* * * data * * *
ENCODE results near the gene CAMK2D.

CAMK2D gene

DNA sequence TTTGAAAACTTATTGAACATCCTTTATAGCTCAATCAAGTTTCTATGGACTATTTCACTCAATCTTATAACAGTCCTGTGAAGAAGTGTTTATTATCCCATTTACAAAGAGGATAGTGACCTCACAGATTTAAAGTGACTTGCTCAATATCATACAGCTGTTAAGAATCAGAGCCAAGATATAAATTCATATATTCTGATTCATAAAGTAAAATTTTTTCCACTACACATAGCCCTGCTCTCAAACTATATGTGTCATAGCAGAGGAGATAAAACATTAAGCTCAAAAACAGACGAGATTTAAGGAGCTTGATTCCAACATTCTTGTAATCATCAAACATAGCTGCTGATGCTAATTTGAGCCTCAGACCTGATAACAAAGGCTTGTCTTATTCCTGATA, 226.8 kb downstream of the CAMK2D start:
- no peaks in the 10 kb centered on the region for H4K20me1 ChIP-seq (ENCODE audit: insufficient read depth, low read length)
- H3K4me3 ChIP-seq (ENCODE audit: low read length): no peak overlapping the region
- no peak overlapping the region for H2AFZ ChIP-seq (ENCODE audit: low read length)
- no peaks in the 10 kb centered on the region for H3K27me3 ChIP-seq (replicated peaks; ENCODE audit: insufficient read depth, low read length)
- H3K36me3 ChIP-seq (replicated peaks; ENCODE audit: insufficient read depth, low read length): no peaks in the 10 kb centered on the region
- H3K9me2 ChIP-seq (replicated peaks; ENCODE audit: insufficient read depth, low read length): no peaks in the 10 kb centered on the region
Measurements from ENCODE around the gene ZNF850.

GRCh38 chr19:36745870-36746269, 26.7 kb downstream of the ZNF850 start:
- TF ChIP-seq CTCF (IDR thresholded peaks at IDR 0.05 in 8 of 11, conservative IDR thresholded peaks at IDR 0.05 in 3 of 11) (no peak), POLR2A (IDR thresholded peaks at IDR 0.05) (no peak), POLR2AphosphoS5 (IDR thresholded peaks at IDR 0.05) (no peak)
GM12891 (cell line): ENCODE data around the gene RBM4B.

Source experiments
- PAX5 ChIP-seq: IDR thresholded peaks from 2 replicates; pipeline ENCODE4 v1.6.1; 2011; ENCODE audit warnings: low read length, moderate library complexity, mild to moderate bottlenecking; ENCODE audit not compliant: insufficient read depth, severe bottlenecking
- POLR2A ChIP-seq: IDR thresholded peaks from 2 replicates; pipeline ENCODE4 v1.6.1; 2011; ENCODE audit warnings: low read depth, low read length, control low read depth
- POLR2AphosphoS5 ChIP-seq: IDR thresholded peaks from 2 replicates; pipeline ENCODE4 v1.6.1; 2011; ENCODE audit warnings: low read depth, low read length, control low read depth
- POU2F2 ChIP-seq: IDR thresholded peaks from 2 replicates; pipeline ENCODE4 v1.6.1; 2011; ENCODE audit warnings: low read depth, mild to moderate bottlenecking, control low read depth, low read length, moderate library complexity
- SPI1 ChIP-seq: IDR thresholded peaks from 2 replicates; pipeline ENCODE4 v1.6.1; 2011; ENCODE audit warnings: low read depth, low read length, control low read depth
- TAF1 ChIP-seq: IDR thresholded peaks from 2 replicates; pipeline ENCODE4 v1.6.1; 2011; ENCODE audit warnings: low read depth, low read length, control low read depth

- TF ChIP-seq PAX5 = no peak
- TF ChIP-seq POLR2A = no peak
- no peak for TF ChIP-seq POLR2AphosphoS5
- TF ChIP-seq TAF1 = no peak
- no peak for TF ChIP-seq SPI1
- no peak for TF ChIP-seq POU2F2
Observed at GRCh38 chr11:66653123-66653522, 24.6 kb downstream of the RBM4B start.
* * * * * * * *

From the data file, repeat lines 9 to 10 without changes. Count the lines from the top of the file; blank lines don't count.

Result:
- H3K9me2 ChIP-seq (replicated peaks; ENCODE audit: insufficient read depth, low read length): no peaks in the 10 kb centered on the region
Measurements from ENCODE around the gene ZNF850.